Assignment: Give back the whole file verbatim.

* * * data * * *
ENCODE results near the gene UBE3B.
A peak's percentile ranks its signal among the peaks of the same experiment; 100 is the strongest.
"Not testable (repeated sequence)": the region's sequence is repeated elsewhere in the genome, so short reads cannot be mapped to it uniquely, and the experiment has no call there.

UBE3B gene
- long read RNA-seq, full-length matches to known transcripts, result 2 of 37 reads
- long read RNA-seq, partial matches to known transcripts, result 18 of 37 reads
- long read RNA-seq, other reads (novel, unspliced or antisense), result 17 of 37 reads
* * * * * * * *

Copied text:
ENCODE results near the gene UBE3B.
A peak's percentile ranks its signal among the peaks of the same experiment; 100 is the strongest.
"Not testable (repeated sequence)": the region's sequence is repeated elsewhere in the genome, so short reads cannot be mapped to it uniquely, and the experiment has no call there.

UBE3B gene
- long read RNA-seq, full-length matches to known transcripts, result 2 of 37 reads
- long read RNA-seq, partial matches to known transcripts, result 18 of 37 reads
- long read RNA-seq, other reads (novel, unspliced or antisense), result 17 of 37 reads